Option #5: Clear browser’s history through JavaScript injecting through code-behind file via Page.ClientScript

Page.ClientScript.RegisterStartupScript(this.GetType(),"clearHistory","ClearHistory();",true);

Conclusion:
Any one or combination of above can be used to handle the scenario.

Though, I would like to call out that it’s not a good thing to mess with browser’s history. One should implement it, only if they really need it and are prepared to accept that it is not a good practice. Lastly, few would not work if one disables JavaScript.

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2 Comments

Posted by on January 31, 2013 in ASP.NET, JavaScript

 

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Unable to evaluate expression because the code is optimized or a native frame is on top of the call stack

Problem description:
This is one of the common runtime error reported by a lot of ASP.NET users. A successfully compiled code at runtime throws the following error during an operation:

“Unable to evaluate expression because the code is optimized or a native frame is on top of the call stack.”

Typically, this happens when the Response.EndResponse.Redirect, or Server.Transfer method is used.

Assessment:
This happens because current page execution is stopped and execution is sent to the Application_EndRequest event in the application’s event pipeline.

The duty of Response.End method is to stop the page execution and raise the EndRequest event. Thus, the line of code that follows Response.End is not executed. Error occurs with Response.Redirect and Server.Transfer methods too because both the methods call Response.End internally.

When a call is made to the Abort method to destroy a thread, the CLR throws a ThreadAbortException. It is a special exception that can be caught, but will automatically be raised again at the end of the catch block. When this exception is re-raised, the CLR executes all the finally blocks before ending the thread.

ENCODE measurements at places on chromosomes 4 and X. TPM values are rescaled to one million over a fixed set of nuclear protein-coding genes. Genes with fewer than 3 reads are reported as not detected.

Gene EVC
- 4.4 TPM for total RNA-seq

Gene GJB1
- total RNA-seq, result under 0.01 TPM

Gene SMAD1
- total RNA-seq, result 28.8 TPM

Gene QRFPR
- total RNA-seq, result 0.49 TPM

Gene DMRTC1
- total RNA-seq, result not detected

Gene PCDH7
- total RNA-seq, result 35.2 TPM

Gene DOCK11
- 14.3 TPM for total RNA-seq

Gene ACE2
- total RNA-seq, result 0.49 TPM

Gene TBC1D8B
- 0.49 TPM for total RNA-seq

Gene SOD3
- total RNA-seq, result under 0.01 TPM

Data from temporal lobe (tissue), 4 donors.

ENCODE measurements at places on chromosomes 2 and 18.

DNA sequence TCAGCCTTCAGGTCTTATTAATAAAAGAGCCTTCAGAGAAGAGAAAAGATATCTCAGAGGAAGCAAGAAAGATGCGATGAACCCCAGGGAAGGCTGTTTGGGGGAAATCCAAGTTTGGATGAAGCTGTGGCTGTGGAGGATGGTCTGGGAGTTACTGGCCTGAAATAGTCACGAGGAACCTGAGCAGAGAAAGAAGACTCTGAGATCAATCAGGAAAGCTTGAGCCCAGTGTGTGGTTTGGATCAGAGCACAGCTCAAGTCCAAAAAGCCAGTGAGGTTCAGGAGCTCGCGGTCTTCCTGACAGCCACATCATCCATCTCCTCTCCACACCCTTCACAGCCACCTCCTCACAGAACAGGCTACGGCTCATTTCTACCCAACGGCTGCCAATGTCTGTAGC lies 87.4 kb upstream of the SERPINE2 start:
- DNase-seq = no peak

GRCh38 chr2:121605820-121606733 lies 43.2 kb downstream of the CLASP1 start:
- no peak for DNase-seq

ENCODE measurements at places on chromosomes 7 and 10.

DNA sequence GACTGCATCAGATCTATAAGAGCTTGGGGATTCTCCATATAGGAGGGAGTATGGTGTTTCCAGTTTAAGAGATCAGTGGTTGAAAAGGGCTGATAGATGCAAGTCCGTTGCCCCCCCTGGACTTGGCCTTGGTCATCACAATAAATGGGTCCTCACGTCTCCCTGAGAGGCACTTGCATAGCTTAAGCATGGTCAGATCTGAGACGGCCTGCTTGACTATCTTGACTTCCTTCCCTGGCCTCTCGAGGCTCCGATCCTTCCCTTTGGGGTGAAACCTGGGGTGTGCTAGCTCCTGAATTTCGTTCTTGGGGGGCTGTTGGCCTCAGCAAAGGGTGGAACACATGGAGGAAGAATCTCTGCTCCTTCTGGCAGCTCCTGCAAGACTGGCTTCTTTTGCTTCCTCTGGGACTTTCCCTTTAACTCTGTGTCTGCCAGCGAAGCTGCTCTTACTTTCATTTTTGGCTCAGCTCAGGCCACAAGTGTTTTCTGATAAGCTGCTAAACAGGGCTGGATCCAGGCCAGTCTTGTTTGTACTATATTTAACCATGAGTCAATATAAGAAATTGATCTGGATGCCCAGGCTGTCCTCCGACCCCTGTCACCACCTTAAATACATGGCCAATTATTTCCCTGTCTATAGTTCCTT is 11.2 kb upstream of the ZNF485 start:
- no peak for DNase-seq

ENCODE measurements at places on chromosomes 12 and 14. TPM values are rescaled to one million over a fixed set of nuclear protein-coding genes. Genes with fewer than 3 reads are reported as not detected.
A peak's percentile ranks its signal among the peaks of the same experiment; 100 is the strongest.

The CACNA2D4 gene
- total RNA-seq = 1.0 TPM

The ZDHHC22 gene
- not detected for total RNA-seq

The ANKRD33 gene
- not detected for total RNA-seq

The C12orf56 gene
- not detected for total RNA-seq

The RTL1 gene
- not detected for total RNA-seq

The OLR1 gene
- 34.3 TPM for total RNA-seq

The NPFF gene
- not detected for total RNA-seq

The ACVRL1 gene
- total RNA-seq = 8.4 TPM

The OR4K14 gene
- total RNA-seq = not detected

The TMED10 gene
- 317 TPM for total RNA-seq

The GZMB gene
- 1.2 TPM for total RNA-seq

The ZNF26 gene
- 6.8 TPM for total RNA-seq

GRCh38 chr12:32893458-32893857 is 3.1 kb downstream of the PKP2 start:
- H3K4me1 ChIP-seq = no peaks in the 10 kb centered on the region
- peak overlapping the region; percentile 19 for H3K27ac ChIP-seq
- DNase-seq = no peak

Using Visual Studio debugger, we can see the internal message for the exception as “Thread was being aborted.”

Resolution:

  • Use a try-catch statement to catch the exception if needed
    try {
    }
    catch (System.Threading.ThreadAbortException ex){
    }
  • For Response.End : Invoke  HttpContext.Current.ApplicationInstance.CompleteRequest method instead of Response.End to bypass the code execution to the Application_EndRequest event
  • For Response.Redirect : Use an overload, Response.Redirect(String url, bool endResponse) that passes false for endResponse parameter to suppress the internal call to Response.End
    // code that follows Response.Redirect is executed
    Response.Redirect ("mynextpage.aspx", false);
  • For Server.Transfer : Use Server.Execute method to bypass abort. When Server.Execute is used, execution of code happens on the new page, post which the control returns to the initial page, just after where it was called.

Refer:
Microsoft Support Article – 312629
MSDN: HttpResponse.Redirect Method
MSDN: HttpResponse.End Method
MSDN: ThreadAbortException Class
MSDN: HttpServerUtility.Execute Method

Conclusion:
This is as designed. This exception has bad effect on Web application performance, which is why handling the scenario correctly is important.

 
1 Comment

Posted by on January 27, 2013 in ASP.NET